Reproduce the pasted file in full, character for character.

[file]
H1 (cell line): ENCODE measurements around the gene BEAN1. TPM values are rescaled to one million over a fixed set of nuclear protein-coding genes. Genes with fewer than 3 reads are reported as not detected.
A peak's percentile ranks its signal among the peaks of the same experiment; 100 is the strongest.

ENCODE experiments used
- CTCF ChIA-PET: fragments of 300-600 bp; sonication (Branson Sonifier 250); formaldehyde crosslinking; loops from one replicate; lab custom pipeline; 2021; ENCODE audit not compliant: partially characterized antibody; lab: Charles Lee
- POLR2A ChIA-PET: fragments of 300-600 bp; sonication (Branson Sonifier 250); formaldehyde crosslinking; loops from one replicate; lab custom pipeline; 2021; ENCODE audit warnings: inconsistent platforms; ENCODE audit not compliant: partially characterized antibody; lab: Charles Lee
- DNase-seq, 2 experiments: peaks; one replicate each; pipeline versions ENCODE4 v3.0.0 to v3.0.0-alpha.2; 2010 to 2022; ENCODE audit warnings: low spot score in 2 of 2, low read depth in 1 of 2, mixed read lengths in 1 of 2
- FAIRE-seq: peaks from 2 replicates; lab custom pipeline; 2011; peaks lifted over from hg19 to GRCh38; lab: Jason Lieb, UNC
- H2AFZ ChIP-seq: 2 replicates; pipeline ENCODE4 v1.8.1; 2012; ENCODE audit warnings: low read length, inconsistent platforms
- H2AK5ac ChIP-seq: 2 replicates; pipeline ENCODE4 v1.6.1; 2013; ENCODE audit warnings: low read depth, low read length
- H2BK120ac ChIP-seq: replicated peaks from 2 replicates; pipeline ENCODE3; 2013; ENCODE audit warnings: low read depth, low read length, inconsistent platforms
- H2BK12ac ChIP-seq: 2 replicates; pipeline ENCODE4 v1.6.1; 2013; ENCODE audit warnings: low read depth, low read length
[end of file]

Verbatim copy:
H1 (cell line): ENCODE measurements around the gene BEAN1. TPM values are rescaled to one million over a fixed set of nuclear protein-coding genes. Genes with fewer than 3 reads are reported as not detected.
A peak's percentile ranks its signal among the peaks of the same experiment; 100 is the strongest.

ENCODE experiments used
- CTCF ChIA-PET: fragments of 300-600 bp; sonication (Branson Sonifier 250); formaldehyde crosslinking; loops from one replicate; lab custom pipeline; 2021; ENCODE audit not compliant: partially characterized antibody; lab: Charles Lee
- POLR2A ChIA-PET: fragments of 300-600 bp; sonication (Branson Sonifier 250); formaldehyde crosslinking; loops from one replicate; lab custom pipeline; 2021; ENCODE audit warnings: inconsistent platforms; ENCODE audit not compliant: partially characterized antibody; lab: Charles Lee
- DNase-seq, 2 experiments: peaks; one replicate each; pipeline versions ENCODE4 v3.0.0 to v3.0.0-alpha.2; 2010 to 2022; ENCODE audit warnings: low spot score in 2 of 2, low read depth in 1 of 2, mixed read lengths in 1 of 2
- FAIRE-seq: peaks from 2 replicates; lab custom pipeline; 2011; peaks lifted over from hg19 to GRCh38; lab: Jason Lieb, UNC
- H2AFZ ChIP-seq: 2 replicates; pipeline ENCODE4 v1.8.1; 2012; ENCODE audit warnings: low read length, inconsistent platforms
- H2AK5ac ChIP-seq: 2 replicates; pipeline ENCODE4 v1.6.1; 2013; ENCODE audit warnings: low read depth, low read length
- H2BK120ac ChIP-seq: replicated peaks from 2 replicates; pipeline ENCODE3; 2013; ENCODE audit warnings: low read depth, low read length, inconsistent platforms
- H2BK12ac ChIP-seq: 2 replicates; pipeline ENCODE4 v1.6.1; 2013; ENCODE audit warnings: low read depth, low read length